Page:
Interior designs that used to be influenced by and shared via Better Homes and Gardens are now exploding on social media platforms like Pinterest and Instagram. In fact, the Instagram hashtag #interiordesign has garnered over 87 million posts to date. Riding high on this wave of popularity, home improvement service finder Angie’s List has decided to identify decorating trends all across the United States to establish which styles are most prevalent in each region.
To effectively analyze the information, the research team commissioned by Angie’s List focused on the 10 most common design tags, which they identified as:
The team then cleaned up the data by deleting outliers and organizing it all by state, ultimately creating two maps: one that shows the most popular design style tag in each state, and one that shows which states share their #instahomes the most.
They discovered the state of California is particularly proud of their interior design efforts, publishing over 10,000 design-related posts to date. Florida was barely a close second with a still notable 4,600+ posts, and Texas measured fairly high, too. The more remote states of North and South Dakota, on the other hand, either don’t focus on interior design styles at all or just aren’t frequent Instagram users, considering they only showed 38 and 42 hashtags, respectively.
When it comes to style, the easternmost and Southeast regions of the country are dominated by #coastalliving, the most popular indoor decor style of all the options listed, with 18 total states boasting the hashtag.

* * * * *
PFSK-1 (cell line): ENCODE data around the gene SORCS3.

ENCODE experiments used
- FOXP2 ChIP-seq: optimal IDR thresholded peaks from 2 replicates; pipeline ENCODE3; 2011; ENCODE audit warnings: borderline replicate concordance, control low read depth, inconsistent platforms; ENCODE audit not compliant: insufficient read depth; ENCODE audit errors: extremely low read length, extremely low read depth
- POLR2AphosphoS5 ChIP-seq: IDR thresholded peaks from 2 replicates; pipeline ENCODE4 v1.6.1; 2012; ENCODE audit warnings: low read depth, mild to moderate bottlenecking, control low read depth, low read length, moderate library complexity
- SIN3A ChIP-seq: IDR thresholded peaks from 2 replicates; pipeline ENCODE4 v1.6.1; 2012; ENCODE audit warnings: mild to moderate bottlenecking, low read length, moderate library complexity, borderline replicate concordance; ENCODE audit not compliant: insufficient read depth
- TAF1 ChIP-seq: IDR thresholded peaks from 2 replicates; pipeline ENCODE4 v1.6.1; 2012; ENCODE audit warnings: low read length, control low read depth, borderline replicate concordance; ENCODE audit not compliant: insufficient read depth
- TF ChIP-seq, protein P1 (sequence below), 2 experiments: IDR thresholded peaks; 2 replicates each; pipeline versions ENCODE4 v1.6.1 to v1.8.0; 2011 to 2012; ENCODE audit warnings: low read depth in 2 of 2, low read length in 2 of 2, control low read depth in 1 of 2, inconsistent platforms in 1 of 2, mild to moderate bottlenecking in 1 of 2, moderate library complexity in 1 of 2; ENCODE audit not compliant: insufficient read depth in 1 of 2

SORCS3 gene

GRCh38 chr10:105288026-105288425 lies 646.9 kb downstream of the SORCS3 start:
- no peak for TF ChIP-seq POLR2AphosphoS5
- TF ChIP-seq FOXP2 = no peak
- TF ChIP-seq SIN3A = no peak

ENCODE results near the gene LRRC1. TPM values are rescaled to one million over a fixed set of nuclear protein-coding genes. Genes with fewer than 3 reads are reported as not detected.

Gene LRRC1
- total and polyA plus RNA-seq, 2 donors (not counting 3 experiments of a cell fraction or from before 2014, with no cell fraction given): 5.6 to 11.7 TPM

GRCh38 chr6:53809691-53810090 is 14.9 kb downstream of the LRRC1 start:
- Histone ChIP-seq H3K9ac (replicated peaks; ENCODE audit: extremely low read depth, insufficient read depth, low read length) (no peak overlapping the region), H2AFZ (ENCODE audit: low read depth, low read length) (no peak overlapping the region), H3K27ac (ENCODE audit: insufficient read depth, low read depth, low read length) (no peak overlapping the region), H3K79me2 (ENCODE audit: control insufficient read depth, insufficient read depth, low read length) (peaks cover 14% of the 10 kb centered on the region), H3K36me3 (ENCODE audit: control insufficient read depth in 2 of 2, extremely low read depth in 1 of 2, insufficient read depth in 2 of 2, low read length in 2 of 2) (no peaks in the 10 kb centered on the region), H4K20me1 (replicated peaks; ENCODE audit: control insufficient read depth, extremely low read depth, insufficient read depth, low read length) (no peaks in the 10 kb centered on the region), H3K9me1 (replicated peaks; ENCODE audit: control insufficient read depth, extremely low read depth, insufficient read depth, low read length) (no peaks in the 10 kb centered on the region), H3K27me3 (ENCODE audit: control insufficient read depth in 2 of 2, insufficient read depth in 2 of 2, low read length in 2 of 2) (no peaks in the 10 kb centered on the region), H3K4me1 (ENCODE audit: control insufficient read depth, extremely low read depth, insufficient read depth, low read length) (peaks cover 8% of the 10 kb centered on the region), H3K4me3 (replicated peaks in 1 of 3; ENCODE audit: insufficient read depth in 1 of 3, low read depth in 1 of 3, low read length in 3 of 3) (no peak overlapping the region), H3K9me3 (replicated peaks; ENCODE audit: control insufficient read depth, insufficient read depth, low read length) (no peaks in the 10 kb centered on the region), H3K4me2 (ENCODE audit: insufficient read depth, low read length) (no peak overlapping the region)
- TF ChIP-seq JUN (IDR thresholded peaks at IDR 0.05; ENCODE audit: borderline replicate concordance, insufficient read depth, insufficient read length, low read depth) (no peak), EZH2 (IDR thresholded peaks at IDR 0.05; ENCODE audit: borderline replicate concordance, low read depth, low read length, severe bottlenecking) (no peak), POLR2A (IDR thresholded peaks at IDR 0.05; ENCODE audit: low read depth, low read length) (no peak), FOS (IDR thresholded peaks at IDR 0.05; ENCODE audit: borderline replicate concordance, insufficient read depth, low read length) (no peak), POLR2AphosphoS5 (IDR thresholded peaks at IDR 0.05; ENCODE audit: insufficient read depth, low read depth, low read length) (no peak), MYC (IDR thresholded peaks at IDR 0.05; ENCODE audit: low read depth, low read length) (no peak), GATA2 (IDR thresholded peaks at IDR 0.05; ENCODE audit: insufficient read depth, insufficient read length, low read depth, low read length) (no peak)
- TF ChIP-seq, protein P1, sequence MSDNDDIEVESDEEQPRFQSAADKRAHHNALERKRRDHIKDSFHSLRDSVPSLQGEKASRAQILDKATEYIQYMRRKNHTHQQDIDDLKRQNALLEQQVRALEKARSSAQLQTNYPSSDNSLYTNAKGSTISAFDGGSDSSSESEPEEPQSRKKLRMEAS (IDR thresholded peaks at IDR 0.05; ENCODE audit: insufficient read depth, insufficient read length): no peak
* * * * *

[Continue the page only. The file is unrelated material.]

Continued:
#MidcenturyModern came in a close second, dominating 16 states across the midwest plus California, Arizona, New Mexico, and Washington. Eight other states felt #rusticdecor better defined their tastes, while Texas, Louisiana, Kentucky, and Tennessee instead favored #traditionalhome. Border-sharing Utah and Nevada felt the #modernhome vibe, and verdant Vermont was the sole state to come in under the #cottagestyle heading.
Of course, there’s a bit of subjectivity to consider when it comes to describing design elements. For example, one person’s definition of boho might be another person’s version of traditional. So the Angie’s List researchers went a bit further, identifying elements and images that best represented each category of decor.
#coastalliving incorporates a soft palette of blues and white, along with nautical elements and natural materials such as wood and rope.
#boholiving wasn’t well represented, though it’s likely something along the lines of plush velvets, coarse tweeds, and the soft cottons of pillows and cushions counterbalanced with copious throw rugs.
#midcenturymodern is a classic design mostly focused on sleek, minimalist furniture accented with unexpected colors from textiles and art.
#rusticdecor is more of a farmhouse look with chalkboards, wire baskets, open shelving, and metal accents.
If you think #traditionalhome is more your style, think blank canvas with neutral-colored walls, balanced out with hearty floral or damask upholstery and striking artwork. Of course, traditional style can also overlap with #cottagestyle, which itself features bright and airy spaces identified by antiques and cozy textiles.
The best thing about the Angie’s List findings is that they prove it’s almost impossible for a home to perfectly fall into any one of these categories. Why not create a #modernhome sunroom in your home, complete with a #coastalliving bedroom and an #industrialstyle bathroom for a perfect representation of your unique tastes?
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